First Society bottling in 2005.

Glengoyne is situated little more than a dozen miles from Glasgow, just south of the village of Killearn, in 'Rob Roy' country. It is an attractive distillery with a traditional look and feel to it, and despite its comparative proximity to the city, the location in a wooded glen at the foot of Dumgoyne Hill could hardly be bettered. The Glengoyne Burn flows from Dumgoyne Hill into the distillery site by way of a dramatic, 50 foot high waterfall and is used for cooling purposes before being sent on its way to nearby Loch Lomond.

Glengoyne was first licensed in 1833, but it is believed that distilling on the site predates that and certainly the area was once a hotbed for smuggling. In 1866 local historian Guthrie Smith wrote that during the early years of the 19th century, "the smoke of 13 illicit stills" was visible in the vicinity.

The distillery was built by George Connell, who leased the land on which it was constructed, and the licence was held by members of the Maclellan family for many years. Originally christened Glenguin, the distillery was known as Burnfoot at the time when it was bought by lang Brothers Ltd in 1876. They changed the name back to Glenguin, or Glen Guin, and the present spelling was adopted around 1905. A programme of modernisation and expansion was undertaken following the acquisition of lang Brothers Ltd by the Robertson & Baxter Group in 1965 and a third still was added during reconstruction work in 1966/67.

One of the original warehouses built by George Connell still stands today, and serves as the shop and visitor reception area, which plays host to around 35,000 people each year. Eight working warehouses have a capacity of nearly two million litres, or 4.5 million bottles of spirit. The geological Highland Fault line which separates lowland and Highland distilleries runs below the A81 road from Glasgow to Aberfoyle in front of Glengoyne. This means that although the whisky is made in the Highlands, it matures in the lowlands, as Glengoyne's warehouses are to the south-west of the A81. Robertson & Baxter is now part of the Edrington Group and under their ownership, a great deal of Glengoyne found its way into langs Supreme and other blends.

Then, in April 2003, the distillery and a significant amount of maturing stock were acquired by Ian Macleod Distillers Ltd. Although the firm was founded in 1936 by Leonard Russell, it had never owned a distillery before Glengoyne. The third generation Leonard Russell is currently managing director of the Broxburn-based blending and bottling business, best known for its Isle of Skye blended Scotch whisky.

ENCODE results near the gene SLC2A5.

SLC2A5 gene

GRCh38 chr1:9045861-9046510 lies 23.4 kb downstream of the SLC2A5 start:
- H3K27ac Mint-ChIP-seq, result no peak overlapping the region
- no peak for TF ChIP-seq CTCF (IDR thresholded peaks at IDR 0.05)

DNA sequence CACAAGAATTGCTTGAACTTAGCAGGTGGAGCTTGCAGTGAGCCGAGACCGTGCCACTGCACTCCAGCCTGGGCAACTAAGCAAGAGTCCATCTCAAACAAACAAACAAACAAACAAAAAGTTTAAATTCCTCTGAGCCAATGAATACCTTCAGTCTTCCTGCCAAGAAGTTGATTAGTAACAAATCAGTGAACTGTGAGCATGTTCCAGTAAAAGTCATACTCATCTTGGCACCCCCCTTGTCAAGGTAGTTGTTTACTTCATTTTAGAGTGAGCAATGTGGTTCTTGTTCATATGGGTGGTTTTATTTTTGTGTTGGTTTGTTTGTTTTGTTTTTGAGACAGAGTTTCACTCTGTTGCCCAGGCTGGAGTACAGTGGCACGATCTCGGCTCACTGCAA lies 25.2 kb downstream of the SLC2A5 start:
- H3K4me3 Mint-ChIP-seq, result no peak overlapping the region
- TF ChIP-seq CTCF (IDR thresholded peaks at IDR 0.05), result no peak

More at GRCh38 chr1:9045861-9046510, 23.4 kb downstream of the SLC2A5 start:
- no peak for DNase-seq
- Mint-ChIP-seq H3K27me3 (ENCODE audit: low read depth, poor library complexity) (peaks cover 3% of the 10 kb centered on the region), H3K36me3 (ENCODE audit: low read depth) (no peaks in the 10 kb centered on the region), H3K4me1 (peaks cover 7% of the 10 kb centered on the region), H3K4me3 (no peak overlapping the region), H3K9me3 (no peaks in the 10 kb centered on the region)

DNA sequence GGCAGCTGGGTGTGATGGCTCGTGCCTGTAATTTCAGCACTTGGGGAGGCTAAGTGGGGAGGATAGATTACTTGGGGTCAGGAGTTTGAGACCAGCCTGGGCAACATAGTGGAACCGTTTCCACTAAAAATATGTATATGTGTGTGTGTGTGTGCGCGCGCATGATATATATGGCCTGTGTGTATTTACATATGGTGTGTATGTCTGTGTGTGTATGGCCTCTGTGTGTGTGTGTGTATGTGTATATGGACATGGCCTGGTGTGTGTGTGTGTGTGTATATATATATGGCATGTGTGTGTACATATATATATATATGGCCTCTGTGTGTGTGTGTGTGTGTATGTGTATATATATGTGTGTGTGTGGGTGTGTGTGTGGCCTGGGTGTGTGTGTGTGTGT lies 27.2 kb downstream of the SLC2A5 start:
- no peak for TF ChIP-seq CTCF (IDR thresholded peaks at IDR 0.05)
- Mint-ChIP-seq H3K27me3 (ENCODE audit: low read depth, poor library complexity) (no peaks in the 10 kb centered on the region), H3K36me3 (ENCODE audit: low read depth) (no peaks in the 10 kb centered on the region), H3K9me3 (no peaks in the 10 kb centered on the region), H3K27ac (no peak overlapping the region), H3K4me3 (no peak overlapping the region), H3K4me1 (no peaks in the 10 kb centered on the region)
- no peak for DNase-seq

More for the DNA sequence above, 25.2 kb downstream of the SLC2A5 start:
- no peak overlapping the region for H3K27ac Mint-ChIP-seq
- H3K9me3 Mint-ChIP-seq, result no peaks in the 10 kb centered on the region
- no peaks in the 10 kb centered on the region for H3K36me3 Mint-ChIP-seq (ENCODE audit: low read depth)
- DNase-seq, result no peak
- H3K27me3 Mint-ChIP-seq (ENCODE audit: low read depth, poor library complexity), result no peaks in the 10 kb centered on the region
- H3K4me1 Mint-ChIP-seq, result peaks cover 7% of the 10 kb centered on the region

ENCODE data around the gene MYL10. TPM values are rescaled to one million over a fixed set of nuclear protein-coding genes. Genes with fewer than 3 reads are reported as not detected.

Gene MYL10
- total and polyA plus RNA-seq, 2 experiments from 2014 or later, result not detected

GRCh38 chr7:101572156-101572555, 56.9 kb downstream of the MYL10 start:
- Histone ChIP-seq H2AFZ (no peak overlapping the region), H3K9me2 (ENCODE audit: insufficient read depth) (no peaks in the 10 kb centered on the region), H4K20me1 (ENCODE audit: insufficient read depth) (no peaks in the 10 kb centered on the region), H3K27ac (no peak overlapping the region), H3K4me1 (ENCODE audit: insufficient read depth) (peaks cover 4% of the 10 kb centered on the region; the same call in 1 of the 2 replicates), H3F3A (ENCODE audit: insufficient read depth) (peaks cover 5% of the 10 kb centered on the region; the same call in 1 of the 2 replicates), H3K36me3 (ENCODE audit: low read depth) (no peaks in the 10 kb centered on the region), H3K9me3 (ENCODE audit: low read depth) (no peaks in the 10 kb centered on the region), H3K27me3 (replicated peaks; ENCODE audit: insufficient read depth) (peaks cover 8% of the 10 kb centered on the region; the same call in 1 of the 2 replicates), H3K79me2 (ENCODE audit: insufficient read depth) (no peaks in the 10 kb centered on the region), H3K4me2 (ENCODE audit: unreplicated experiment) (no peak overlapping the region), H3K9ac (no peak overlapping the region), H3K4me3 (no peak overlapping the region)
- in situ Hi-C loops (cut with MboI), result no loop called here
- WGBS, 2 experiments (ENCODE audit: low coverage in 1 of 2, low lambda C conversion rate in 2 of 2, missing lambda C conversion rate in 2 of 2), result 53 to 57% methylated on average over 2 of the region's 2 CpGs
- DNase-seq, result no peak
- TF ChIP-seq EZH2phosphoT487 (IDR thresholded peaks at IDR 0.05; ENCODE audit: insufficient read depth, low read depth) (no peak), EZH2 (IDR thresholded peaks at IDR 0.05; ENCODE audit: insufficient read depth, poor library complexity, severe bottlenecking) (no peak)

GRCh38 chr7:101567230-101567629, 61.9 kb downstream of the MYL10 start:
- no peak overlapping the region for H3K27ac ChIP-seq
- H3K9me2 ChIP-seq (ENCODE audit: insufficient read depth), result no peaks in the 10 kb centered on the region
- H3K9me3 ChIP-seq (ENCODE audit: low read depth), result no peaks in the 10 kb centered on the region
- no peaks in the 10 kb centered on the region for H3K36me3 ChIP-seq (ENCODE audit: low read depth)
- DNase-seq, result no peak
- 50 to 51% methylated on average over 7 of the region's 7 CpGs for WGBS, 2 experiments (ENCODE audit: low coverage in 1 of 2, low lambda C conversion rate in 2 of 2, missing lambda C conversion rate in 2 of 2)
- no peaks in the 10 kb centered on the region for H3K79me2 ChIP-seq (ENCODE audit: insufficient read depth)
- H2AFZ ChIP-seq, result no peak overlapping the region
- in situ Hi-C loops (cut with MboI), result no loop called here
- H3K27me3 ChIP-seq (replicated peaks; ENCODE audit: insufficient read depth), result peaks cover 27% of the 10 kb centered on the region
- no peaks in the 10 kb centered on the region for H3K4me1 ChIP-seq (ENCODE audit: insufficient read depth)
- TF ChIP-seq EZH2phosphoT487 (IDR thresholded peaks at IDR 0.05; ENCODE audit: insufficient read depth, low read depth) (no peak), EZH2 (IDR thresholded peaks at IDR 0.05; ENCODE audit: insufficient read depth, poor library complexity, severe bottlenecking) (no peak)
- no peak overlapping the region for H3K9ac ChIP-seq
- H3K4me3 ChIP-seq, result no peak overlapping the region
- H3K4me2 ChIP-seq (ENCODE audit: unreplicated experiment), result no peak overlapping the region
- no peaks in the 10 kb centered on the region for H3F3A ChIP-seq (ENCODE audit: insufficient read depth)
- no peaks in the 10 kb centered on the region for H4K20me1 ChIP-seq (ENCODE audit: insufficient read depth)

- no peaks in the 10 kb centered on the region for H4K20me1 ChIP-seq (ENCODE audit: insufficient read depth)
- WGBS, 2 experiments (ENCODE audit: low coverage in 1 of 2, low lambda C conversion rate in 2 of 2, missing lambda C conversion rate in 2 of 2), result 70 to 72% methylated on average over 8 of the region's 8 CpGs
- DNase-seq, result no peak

The purchase of Glengoyne has given Ian Macleod a 'flagship' single malt with clear growth potential, the option for reciprocal trading of new fillings, which is attractive to any blender and a particularly picturesque focal point for the business.

The distillery boasts a capacity of 1.2m litres per annum and Leonard Russell says "We've doubled distilling output and we're still not working at 100 per cent capacity. We've increased the number of mashes per week and we still have nine whisky-makers as before. "The stocks were the biggest part of the acquisition and we continue to make whisky exactly the same way at Glengoyne, using Golden Promise barley." Low in yield but high in quality, Golden Promise has been largely abandoned by distillers, with the exception of Glengoyne and The Macallan. Not only is the variety of barley unusual, but so is the fact that during malting no 'peat reek' is introduced. Barley destined for Glengoyne is dried solely using warm air, as has long been the case.

Given the use of unpeated malt, Glengoyne is perhaps stylistically closer to a Lowland than a Highland single malt and it is sometimes likened in character to the triple-distilled Auchentoshan. Indeed, although standard 'double' distillation has long been the norm at Glengoyne, after visiting the distillery during the 1880s while researching his epic The Whisky Distilleries of the United Kingdom, Alfred Barnard wrote "We may here mention that the Spirits are distilled three times by the various processes of working in the Distillery." Ian Macleod Distillers Ltd use the promotional slogan 'The authentic taste of malt whisky untainted by peat smoke'. "'The real taste of malt' is our whole platform for marketing the whisky," explains Leonard Russell, noting that the lack of peat allows the true character of malt to come through in the whisky, described as "clear, bright, subtle, yet delicate".

Certainly there is a creamy, fruity, floral, malt character to the finished product and its undoubted smoothness is attributed by its makers to the fact that the three stills with their distinctive 'boil balls' are run very slowly. Now Society members may make up their own minds about the subtle delights of Glengoyne....